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How SC order on Internet opens window for challenges and judicial reviews?

The Supreme Court directed government to publish orders of Internet ban

The Supreme Court recently directed the government to mandatorily publish all orders permitting Internet shutdowns opening the stage for challenging suspension orders before courts.

The current ‘Temporary Suspension of Telecom Services (Public Emergency or Public Service)’ Rules, 2017 issued under the Telegraph Act states that it is not necessary for the government to provide notification of the order suspending Internet. The apex court mandated that such orders must be made public.

The court declared that it is a “settled principle of law, and of natural justice” that needs publication of such orders, “particularly one that affects liberty, lives and property of people”.  It said that any law which demands compliance of the people requires to be notified reliably and directly.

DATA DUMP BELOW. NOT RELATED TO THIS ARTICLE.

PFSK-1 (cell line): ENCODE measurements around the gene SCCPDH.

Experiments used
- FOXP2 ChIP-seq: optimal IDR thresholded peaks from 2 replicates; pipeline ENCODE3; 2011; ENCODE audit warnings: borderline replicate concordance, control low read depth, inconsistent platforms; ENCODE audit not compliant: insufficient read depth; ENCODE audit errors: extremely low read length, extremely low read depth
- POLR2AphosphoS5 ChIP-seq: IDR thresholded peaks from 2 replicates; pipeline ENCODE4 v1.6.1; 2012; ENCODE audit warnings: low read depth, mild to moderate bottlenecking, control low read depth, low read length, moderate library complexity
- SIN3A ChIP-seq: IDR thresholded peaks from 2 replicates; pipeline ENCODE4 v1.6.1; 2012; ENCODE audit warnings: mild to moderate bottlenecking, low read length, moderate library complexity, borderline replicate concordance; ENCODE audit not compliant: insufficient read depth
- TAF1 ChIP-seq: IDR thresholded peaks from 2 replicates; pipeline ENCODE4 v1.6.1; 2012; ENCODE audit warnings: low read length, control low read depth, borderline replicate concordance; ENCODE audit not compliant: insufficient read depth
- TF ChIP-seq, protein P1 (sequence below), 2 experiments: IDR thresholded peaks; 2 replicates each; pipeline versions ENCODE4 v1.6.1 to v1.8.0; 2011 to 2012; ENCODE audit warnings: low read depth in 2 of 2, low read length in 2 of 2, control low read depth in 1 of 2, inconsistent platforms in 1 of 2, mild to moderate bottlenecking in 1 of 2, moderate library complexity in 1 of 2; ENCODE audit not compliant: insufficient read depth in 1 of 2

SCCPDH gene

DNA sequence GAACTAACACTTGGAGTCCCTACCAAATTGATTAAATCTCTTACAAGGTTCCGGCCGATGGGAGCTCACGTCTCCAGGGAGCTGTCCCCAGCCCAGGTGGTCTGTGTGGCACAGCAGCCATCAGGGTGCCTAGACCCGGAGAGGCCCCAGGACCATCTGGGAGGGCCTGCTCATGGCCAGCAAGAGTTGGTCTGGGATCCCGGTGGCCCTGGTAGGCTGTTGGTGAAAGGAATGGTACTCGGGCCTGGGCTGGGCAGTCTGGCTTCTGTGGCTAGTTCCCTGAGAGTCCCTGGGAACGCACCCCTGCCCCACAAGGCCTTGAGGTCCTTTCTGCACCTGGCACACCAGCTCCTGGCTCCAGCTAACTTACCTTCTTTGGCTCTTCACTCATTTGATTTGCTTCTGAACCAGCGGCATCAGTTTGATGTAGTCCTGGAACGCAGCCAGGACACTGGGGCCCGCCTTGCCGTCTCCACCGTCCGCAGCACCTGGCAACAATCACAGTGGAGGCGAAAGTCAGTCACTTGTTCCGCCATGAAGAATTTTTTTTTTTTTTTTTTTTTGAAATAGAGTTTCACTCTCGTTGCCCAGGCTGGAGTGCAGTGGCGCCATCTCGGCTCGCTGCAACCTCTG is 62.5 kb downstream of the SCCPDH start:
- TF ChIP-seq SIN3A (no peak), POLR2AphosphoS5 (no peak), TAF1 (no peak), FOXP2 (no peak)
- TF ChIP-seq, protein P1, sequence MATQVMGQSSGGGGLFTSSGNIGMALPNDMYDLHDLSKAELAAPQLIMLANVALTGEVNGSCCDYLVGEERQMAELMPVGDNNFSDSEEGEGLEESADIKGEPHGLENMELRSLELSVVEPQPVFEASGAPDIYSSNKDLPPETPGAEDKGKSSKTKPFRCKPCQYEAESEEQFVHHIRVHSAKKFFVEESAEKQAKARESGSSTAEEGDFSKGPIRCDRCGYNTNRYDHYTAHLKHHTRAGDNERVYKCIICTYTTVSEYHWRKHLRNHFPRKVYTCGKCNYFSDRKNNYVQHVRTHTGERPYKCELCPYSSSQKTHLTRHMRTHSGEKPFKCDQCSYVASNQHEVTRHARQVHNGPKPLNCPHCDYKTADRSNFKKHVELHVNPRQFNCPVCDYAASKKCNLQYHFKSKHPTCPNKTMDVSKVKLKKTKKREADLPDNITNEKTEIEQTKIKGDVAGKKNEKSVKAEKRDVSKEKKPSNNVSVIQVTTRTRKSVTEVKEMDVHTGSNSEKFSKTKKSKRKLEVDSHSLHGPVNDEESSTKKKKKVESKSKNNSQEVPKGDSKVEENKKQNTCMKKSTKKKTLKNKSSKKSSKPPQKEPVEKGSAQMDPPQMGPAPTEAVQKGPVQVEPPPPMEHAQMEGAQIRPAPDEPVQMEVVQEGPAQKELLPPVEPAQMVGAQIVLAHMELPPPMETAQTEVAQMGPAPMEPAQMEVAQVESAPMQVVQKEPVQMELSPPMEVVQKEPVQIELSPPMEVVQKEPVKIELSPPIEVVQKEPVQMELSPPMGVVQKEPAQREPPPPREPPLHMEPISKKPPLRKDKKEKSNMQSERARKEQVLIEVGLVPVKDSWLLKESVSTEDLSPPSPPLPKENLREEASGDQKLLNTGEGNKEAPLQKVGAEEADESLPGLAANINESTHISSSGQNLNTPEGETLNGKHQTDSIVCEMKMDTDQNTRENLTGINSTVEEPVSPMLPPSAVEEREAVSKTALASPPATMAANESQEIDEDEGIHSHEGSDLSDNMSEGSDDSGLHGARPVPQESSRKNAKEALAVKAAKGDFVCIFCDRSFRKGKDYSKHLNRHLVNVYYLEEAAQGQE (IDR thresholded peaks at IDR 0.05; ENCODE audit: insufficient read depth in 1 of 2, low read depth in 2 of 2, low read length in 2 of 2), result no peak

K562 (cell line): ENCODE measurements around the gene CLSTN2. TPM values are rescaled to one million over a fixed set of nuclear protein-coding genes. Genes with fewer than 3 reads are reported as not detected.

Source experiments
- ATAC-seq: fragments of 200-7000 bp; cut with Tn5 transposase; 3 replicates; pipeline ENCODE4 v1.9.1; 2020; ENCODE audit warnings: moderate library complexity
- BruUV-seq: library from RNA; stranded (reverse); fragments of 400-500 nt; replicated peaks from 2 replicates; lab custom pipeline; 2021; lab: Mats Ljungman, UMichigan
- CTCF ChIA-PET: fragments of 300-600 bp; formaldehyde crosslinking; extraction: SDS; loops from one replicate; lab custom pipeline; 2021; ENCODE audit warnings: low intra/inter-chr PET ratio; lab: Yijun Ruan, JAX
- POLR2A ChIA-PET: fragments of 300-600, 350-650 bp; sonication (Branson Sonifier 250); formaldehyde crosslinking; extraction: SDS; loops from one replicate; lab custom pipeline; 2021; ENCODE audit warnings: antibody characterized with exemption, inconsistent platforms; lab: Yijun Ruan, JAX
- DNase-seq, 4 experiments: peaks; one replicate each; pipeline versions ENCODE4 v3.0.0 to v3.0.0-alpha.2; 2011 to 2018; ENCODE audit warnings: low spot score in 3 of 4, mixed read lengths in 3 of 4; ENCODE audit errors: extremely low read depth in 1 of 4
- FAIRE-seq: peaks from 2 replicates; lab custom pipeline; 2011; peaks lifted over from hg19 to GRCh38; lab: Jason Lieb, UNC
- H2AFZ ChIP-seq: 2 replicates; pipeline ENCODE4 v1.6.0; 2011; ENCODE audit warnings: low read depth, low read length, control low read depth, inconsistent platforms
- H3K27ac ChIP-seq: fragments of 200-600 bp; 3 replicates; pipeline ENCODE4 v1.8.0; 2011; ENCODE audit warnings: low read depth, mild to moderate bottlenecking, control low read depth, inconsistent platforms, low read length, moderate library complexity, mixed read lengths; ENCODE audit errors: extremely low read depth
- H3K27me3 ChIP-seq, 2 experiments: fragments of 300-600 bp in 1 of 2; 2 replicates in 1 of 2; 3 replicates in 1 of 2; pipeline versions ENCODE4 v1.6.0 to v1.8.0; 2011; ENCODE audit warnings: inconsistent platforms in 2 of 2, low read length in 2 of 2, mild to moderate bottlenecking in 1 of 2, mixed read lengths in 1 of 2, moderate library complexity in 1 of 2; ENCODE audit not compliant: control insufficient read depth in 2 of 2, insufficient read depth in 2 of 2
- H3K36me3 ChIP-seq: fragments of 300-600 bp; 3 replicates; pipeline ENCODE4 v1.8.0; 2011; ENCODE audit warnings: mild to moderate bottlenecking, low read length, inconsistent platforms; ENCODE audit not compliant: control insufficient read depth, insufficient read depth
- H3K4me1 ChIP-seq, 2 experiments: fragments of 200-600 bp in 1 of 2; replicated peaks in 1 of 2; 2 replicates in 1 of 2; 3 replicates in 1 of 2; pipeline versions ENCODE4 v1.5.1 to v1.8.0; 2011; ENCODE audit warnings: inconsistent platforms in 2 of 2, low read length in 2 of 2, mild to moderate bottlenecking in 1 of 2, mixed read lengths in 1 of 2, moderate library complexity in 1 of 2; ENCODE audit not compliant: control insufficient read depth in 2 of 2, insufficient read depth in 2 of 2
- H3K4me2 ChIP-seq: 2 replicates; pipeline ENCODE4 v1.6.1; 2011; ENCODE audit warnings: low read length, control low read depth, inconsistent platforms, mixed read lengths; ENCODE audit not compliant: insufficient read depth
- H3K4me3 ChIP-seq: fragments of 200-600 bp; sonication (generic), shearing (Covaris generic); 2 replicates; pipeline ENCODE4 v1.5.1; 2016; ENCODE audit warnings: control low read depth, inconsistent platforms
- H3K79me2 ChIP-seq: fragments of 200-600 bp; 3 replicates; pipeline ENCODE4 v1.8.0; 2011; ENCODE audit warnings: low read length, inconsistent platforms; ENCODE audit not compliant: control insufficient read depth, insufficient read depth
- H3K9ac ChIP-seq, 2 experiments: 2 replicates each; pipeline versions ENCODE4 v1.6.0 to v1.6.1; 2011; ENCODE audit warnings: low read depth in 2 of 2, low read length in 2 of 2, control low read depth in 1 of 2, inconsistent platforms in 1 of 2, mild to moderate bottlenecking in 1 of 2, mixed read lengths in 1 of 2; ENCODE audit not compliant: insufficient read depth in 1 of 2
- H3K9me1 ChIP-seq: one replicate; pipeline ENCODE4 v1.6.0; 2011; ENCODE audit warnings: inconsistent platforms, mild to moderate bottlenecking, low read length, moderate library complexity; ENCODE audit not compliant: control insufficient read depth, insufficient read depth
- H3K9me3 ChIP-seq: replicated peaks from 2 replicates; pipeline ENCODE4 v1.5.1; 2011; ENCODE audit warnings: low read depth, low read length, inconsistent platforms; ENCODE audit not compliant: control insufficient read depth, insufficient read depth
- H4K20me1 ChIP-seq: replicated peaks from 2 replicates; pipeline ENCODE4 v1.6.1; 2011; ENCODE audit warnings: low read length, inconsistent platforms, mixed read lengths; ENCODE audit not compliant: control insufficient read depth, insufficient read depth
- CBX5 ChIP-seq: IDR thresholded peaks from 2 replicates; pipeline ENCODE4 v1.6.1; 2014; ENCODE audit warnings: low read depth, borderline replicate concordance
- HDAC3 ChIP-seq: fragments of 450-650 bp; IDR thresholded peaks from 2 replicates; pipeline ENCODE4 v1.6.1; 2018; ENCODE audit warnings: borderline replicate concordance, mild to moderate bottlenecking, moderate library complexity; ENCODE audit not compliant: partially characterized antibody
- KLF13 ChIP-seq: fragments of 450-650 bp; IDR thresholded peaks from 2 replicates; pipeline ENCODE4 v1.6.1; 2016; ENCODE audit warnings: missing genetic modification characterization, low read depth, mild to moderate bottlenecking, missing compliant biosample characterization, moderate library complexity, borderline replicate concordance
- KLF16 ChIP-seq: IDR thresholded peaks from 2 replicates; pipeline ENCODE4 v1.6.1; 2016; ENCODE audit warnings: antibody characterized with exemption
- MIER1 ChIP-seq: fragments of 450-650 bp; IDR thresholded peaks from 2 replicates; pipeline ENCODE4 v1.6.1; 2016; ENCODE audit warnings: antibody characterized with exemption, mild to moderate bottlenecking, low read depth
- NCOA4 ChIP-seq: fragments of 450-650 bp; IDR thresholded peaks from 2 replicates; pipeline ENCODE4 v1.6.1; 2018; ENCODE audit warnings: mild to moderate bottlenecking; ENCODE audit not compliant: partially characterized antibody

Individuals can now challenge Internet suspension orders

This allows citizens to now challenge the orders before the courts in J&K and rest of India. Internet services were suspended temporarily in parts of Uttar Pradesh, Karnataka and Delhi due to the protests against the Citizenship Amendment Act. Suspension orders are always subject to the judicial review but in this case, because of the lack of availability of such orders in the public domain, it prevented such challenges before courts.

Gauhati High Court directed the Assam government to restore the Internet services in the state after reviewing suspension orders in December 2019.

According to Software Freedom Law Center’s tracker, Indian tops the list of Internet shutdowns globally. There have been 381 instances of Internet shutdowns since 2012, 106 which were in 2019. The current shutdown of Internet in Jammu and Kashmir is the longest ever in any democratic country.

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The top court also highlighted ‘gaps’ in the current suspension rules. The court tightened the window for broad telecom suspensions in favour of the petitioners, stating that they had to be “unavoidable” and “necessary”.

The bench hearing the petitions said there should not be an excessive burden on free speech even if the complete prohibition is imposed, and the government has to justify the imposition of such prohibition and explain why lesser alternatives will be inadequate, the bench stated.

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